With Macron, the French identified with a politician who embraced the very policies that have destroyed France.  He ran against the record of a government he served.

How will this end?

My guess is that France has surrendered its sovereignty, it has deliberately sought to avoid the very cataclysm that envelops it; permanent unemployment, cash transfers as fiscal-monetary policies, unassimilated Islamists and open borders.

Perhaps the American’s should not worry about Iran possessing nuclear weapons, the Shia in Paris already have them.


Posted in France, Uncategorized | Tagged , , | Leave a comment

The Feat of Balshazzar: U.S. Policy Falters In Balancing

Anyone with even a mediocre classical education knows what “mene, mene, tekel upharsin” refers to; a doomed Empire.  What does this have to do with the Pax Americana?  If one looks to the Maghreb, the Arabian peninsula, Mesopotamia, southwest Asia, Iran, the Levant, North Africa, and all of western Europe, you gain an insight that most never acknowledge.  A patient strategy of regional, near global growth is happening within Islam.  It cannot be stopped.  We must harness our best efforts if we’re ever to gain traction from the inside.  Its really our only shot.  What is needed is deft Statecraft, an executive committed to linking the interior growth of political economies in regions throughout the world than are nominally linked to the west.  This means opening Islamabad to break its long held idea of remaining a client state to Beijing favoring indigenous reform, one that would disrupt to unleash a moribund civil society that isn’t fortified in Saudi Arabia but is in Indonesia or East Africa.

We need an American ‘string of pearls strategy‘.  We need to build for the long game.  Our endemic problem is domestic, for the governing opposition has no currency in this Republican regime. To fix that, we need growth; without it, we cannot suture along Marxists who seek to champion their own agenda irregardless of growth.

What team Trump needs to do is wind down our conflicts in Afghanistan, position Iraq favorably to western entreaties while fortifying our policies against Iran.  A balancing move that requires all we’ve got aboard Defense & Pentagon.  This can’t be done alone, we need Riyadh, London, Poland, Australia, Japan and hosts of others in support.

Why is this THE strategy?

The American’s alone don’t have the time, given how we’ve floundered for eight years.  Our threat deterrents are hollow because we’ve squandered much.  As every prior American executive knows, coalition management is fraught with domestic imperatives that often don’t work in tandem with foreign policies.  Our diplomacy isn’t strong because its completely divorced from the commands of realism, our foreign aid resembles handouts, divorced from the needs of true reform, we struggle to turn weak nation states western.  Still, we must do more. . .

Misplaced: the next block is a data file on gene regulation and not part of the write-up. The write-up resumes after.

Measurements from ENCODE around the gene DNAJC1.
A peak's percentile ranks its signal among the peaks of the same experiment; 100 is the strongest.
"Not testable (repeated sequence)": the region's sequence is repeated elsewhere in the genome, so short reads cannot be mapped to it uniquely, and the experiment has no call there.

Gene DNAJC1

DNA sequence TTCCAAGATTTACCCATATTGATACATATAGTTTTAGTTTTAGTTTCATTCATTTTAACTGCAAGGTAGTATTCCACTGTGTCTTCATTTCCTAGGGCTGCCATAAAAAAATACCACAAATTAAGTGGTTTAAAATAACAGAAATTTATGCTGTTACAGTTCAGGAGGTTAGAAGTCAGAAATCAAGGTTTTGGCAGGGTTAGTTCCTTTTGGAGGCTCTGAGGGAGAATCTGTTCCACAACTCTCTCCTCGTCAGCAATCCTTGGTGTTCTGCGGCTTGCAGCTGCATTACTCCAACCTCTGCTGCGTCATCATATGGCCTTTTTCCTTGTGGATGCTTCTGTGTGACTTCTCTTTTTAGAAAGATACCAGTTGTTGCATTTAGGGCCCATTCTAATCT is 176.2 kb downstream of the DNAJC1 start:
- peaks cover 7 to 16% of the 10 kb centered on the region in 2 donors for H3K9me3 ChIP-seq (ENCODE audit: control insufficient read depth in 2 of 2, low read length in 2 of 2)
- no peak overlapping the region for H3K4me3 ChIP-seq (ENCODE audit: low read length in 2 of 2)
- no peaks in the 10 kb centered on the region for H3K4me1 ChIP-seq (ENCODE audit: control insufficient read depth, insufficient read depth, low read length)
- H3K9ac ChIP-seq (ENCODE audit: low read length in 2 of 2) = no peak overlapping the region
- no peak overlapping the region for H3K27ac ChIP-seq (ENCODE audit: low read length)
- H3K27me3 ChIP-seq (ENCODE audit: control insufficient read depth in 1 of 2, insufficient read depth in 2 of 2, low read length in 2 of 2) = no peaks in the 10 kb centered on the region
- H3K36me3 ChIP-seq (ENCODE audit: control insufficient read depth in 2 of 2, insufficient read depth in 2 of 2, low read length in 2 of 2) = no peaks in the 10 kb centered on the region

This is THE strategy because we’re witnessing millions and millions of children in Yemen and Syria become indoctrinated.  We can’t surmise numbers but they are exceedingly large. Why do seemingly well grounded professionals throughout Defense speak of not inveighing against Islam?  Its simple, they’re growing and they aren’t with us.

It is possible that the Americans falter throughout our multiple engagements.  Its possible that we’re witnessing a rerun of the 1930’s.  Expect proliferation.  Expect Riyadh and hosts of others inimical to our norms to seek nuclear parity.

The opening gamut of ‘the long war’ has begun.  We can’t really influence the changing nature of the character of this war.  Yet still, the indispensable nation must engage.

My monies on the hard working stiff, the forgotten Muslim man.

Pray we still possess enough credibility to harness the children of Ismael.


Posted in The Long War, Uncategorized | Tagged , , , | Leave a comment

Asia’s Future: Hindutva or Caliphate

Modi’s win in Uttar Pradesch brings coattails.  Most thought Modi’s rise could survive any blemish, nevertheless, we’re witnessing the limits of secular writ in India.  The rise of Modi cannot be laid at the feet of Amit Shah, Modi’s chief strategist, for India’s Congress Party is faltering badly much like Britain’s Labor.  Political environments matter, but so does leadership; for years now Modi’s rise was underwritten by sound institutional ground work supplemented by globalizations inroads throughout the Subcontinent.  India’s consciousness was always inward and positioned facing the Eurasian northwest passage, now its sprawling towards Mughal achievements in Swahili East Africa, Oman and most of the Arabian littoral.  Political leaders know of India’s passivity, they also trust its capitalist ethos.  That cannot be said of Beijing or Iran.

Having Amit Shah handpick candidates for India’s most populated Muslim state, Uttar Pradesh delivered Modi a writ of ascendancy that is currently questioning the Hindutva, the hegemony of India’s indigenous self-consciousness that is Hinduism.  Given the status of the neighborhood, this is very dangerous.